The Texas State Fair started up this weekend and the only thing that really means to people here is fried foods. Here are a couple of things to to look forward to this year (a more comprehensive list can be found here).
- Deep fried jambalaya – I can guarantee you my father will be trying this when they come to visit. I can also guarantee you he’ll be knocking back antacid afterwards.
- Fried picnic on a stick – This is just stupid. It has fried chicken, tater tots, and a dill pickle in one bite. No thanks.
- Deep fried chocolate tres leches cake – Yes please.
- Fried mac and cheese sliders – I was behind this until the word sliders. Stop trying to make mac and cheese something it isn’t!
- Fried cow patty – It doesn’t even matter what this is. When you call it a cow patty I stop listening.
- Fried sugar – We are running out of things to fry. It’s coming down to single components you find in a grocery store. Other ideas : fried maple syrup, fried cream cheese, fried spaghetti sauce, fried broccoli, fried coconut milk. These ideas are all copyrighted – there is no way you could have come up with them on your own by walking down the grocery store aisles.
- Deep fried chicken and waffle – The Atlantian (Atlantan?) in me likes this a lot.
- Cup of trash – Why?
I was reading an article on our local news site and noticed the location of the story described as “The Disney Streets”. I immediately Googled it and saw this on Google maps (click on it for more clear text).
This is a mid-century neighborhood in Dallas with all Disney-esque street names – Snow White, Pinocchio, Elfland, and many more. This is a real thing. And I’m torn between being snarky about it and being delighted for the child in me.
I’m waiting for us to be invited to some sort of rewards program by Scardello because we attended another cheese class last month. And we are signed up for another next month. This time around it was “Charcuterie and Cheese”. Charcuterie started out as a way to preserve meats prior to refrigeration. I wasn’t entirely sure what this including and was kind of wary of the whole thing, expecting that we were going to spend the evening eating cold meat formed into weird molds. But I was pleasantly surprised when we were greeted with this:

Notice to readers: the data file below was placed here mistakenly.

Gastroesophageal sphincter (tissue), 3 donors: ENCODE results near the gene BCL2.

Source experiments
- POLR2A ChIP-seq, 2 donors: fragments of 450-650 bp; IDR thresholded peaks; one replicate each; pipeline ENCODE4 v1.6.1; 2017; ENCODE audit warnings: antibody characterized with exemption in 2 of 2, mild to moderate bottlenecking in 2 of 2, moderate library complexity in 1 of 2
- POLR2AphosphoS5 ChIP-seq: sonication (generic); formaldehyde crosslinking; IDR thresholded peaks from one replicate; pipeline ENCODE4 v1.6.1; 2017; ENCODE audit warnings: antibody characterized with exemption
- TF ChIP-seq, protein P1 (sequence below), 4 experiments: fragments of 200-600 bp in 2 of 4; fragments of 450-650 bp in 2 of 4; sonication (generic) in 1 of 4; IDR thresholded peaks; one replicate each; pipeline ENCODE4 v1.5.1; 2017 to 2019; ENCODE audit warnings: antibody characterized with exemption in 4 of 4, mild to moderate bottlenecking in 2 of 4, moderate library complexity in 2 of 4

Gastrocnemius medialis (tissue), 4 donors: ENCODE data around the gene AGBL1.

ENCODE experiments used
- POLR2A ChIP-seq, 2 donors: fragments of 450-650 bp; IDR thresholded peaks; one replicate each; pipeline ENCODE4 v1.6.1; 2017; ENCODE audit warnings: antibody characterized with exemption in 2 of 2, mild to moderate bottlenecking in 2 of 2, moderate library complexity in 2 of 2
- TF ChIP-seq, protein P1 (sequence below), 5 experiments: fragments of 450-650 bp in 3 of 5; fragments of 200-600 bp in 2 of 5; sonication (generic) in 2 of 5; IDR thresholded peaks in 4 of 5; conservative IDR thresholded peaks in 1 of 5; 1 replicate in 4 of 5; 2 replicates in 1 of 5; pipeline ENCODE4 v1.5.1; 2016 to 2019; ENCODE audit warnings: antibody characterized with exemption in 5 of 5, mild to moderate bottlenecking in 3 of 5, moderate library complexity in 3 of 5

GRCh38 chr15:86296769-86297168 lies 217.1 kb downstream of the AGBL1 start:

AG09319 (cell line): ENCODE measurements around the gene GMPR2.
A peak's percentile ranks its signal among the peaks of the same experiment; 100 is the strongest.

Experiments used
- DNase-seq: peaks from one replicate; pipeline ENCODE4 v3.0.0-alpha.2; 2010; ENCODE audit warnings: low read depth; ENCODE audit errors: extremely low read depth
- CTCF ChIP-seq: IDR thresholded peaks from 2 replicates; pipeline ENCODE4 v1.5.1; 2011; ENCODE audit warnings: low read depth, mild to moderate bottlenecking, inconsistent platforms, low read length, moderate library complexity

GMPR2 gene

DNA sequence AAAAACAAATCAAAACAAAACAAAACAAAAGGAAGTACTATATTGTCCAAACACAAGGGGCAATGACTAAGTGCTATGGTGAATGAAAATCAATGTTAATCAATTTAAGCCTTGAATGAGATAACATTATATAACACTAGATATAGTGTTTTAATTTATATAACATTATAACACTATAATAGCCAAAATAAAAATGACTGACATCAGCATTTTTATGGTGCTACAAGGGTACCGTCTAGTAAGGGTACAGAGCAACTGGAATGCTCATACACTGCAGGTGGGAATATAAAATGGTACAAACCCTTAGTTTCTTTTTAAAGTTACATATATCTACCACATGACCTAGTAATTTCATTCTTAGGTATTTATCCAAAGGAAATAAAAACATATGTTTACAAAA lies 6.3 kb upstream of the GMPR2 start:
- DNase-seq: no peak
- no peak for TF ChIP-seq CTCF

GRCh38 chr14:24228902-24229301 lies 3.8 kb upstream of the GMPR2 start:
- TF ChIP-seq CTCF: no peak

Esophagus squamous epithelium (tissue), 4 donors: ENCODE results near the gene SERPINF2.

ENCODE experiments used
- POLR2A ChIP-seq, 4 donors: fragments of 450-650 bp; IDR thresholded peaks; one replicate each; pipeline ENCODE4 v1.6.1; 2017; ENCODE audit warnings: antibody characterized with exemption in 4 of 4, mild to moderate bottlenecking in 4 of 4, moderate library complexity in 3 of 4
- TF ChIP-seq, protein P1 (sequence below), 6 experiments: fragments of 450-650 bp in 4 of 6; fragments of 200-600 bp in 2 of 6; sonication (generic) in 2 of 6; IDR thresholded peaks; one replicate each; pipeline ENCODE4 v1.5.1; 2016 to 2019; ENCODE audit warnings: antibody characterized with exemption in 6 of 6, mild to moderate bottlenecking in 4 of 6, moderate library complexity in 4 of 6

There was one pate which I was very reluctant to try but actually enjoyed because it tasted like kielbasa. The rest were essentially different salamis, aside from the prosciutto which I would have gladly eaten many times over. We were surprised by the variations of salami because there really aren’t too many choices in your typical supermarket. Our favorite was probably the wild boar salami by Creminelli, based in Utah. The wild boar actually comes from East Texas where they are hunted for population control. We were lucky to have a couple of different salamis by Creminelli and actually had some while we were in Park City since they are based in Salt Lake City. Taylor actually got some of their whiskey salami as part of his usher’s gift from Matt! So we are eating that and getting drunk.